Plenty of fall dug potatoes and Gregg’s Great Eggs, plus a great selection of hanging baskets and cold tolerant bedding plants are also available at the Farm Stand. April 21st is our official opening when everything will be available. We still have a few CSA shares available. Check out our website for details: www.riversidefarmstand.com for details.

 

From Blueberry Bay:

 

We hope you had a great winter season, and didn’t let the snow dampen your enthusiasm!

 

We are again expecting a productive season in 2011, and are happy to announce that we will be opening on Saturday May 7 for pick-your-own lettuce, spinach, rhubarb, asparagus and chives (we’ll also be selling strawberry plants and pansies). We will be open again the next day, Sunday May 8, and all weekends (Saturdays & Sundays only) therafter until Saturday July 2 when we will start blueberry picking, and, of course, many other berriews, vegetables, cut flowers and herbs, on a 7-day per week schedule. Our weekend hours in May & June will be 9:00AM to 4:00PM.  And as always, all of our crops are grown naturally; that is, no synthetic chemicals are ever used, and we never spray a crop once the edible portion is formed. Remember also, that by picking from a living plant, you get the freshest possible produce, for maximum nutrition and taste.

 

We look forward to seeing you at the farm this spring!

 

For more information: www.blueberrybayfarm.com.

 

Check the Seacoast Eat Local calendar for full listings of events and local farmers’ markets!

Nottingham Farmers’ Market opening May 1!

Tuesday, April 26th, 2011

It’s a very exciting time of year – lots of weekly outdoor markets are opening all over the seacoast. The trend seems to be that markets are opening earlier this year, speaking to the great season extension work that farmers are doing, working to meet the demand of the public looking for fresh, healthy, locally grown food.

nottingham-farmers-market.jpgThe Nottingham Farmers’ Market is open on Sundays beginning May 1st, from 1 – 4pm, on the lawn of the Blaisdell Memorial Library across from the junction of Rtes  152 & 156.

Participating farmers/vendors will include:

Babcock Farms (produce, honey, maple syrup)
Peter Bock (orchards/produce)
Elderberry Treats (baked goods, produce)
Hayward Natural Farms (eggs, poultry, produce)
Nottingham School Garden (produce)
The Root Seller (produce, maple syrup)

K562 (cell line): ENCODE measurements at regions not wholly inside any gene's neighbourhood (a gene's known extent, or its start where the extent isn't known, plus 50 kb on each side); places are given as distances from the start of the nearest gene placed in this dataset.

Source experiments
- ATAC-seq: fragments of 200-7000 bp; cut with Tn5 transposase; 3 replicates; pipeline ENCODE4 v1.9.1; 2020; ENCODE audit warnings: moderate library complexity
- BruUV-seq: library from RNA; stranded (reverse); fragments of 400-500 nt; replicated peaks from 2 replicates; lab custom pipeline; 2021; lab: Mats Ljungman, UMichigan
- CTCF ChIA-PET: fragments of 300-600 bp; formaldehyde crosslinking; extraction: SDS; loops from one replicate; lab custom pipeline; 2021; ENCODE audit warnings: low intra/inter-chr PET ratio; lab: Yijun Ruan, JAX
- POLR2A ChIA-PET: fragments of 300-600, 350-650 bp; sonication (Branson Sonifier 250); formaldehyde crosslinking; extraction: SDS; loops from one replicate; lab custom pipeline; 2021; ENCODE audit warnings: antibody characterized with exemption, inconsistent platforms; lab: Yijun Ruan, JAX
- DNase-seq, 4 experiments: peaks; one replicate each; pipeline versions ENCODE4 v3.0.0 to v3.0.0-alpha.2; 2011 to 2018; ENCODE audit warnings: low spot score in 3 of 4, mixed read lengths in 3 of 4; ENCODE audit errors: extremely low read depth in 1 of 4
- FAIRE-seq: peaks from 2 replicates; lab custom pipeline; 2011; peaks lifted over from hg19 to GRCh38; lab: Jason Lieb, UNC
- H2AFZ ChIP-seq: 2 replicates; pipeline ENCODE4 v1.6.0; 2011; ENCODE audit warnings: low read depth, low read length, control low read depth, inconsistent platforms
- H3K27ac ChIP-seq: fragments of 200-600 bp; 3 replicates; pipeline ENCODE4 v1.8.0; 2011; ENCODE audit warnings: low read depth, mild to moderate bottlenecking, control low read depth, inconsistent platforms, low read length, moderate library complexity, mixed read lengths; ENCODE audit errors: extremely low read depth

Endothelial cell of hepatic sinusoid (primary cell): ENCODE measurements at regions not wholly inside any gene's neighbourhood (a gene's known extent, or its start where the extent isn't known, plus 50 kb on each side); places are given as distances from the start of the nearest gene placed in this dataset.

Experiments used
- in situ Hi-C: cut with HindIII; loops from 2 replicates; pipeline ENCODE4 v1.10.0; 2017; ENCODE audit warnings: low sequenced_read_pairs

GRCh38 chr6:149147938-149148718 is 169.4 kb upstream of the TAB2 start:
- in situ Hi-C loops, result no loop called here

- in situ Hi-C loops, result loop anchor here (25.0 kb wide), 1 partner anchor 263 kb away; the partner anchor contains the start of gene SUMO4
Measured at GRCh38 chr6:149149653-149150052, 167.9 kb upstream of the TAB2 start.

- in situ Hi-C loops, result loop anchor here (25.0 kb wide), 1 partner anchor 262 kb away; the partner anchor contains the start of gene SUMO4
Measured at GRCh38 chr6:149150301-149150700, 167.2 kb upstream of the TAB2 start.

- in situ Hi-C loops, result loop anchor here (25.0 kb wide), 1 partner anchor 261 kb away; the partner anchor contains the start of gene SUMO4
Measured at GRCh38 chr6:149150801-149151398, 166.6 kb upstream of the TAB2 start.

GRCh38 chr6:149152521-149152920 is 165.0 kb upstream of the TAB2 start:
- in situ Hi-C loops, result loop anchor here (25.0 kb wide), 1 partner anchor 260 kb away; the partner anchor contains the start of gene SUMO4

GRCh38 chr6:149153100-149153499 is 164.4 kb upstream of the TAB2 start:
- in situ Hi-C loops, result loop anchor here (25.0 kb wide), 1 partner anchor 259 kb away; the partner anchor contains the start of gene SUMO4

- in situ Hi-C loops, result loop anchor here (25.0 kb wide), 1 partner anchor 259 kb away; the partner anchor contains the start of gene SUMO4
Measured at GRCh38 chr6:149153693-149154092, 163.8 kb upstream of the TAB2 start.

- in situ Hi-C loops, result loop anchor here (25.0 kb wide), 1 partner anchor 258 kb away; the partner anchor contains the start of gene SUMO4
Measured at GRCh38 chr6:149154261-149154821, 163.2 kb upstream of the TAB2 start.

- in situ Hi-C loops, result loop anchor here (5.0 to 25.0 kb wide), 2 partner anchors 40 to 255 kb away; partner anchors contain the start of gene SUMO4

Seth Rowell (berries)
Stage Road Gardens (perennials, herbs, cut flowers)

In addition, occasional participating vendors and new farmers will have herbal products, baked goods, and vegetable plants.

To see a calendar of farmers’ markets in our region, visit our website.

“All About Seeds” for Children at Dover Cassily Community Garden, April 30

Tuesday, April 26th, 2011

traci-juliana-willie-bug-id.jpgFrom the Dover Cassily Community Garden:

 

All About Seeds 

“Growing Children” Garden Program

Dover Cassily Community Garden

Hillside Dr, Dover, NH

Saturday, April 30, 2011, 10 a.m.

 

Join us for Dover Cassily Community Garden’s “Growing Children” children’s garden program “All About Seeds” on Saturday, April 30, 2011. We will take a tour the gardens, discover what seeds need to grow and plant “cool” season crop seeds and transplants.

 

This is the first in the summer long Growing Children Activity Series focusing on growing cycles, affinity for planting, caring for, harvesting and eating locally grown organic produce, community building, social interaction, exploration of nature, getting dirty and just plain having fun!

 

Children of all ages and families are welcome to attend free of charge. Much more information (including directions) is available at dovergarden.org or email Traci, Youth Outreach Coordinator, at the.mogget@yahoo.com. All programs will begin at 10am at the DCCG shed and run from about an hour to an hour and a half.

 

Directions from the Spaulding: Take exit 9 toward Rt-9/Dover/Rt-108/Somersworth. Turn left onto Indian Brook Drive. Turn left onto 6th St. Travel about 1.1 miles then turn right onto Hillside Drive.

 

Directions from Downtown Dover: Take Central Ave. northbound. Take a left onto 6th St. Travel for about .5 mile then take a left onto Hillside Drive.

 

Once on Hillside Drive, continue toward the ball fields, through the gate (the road turns to gravel). Pull into the upper parking lot on the right and park near the green DCCG shed.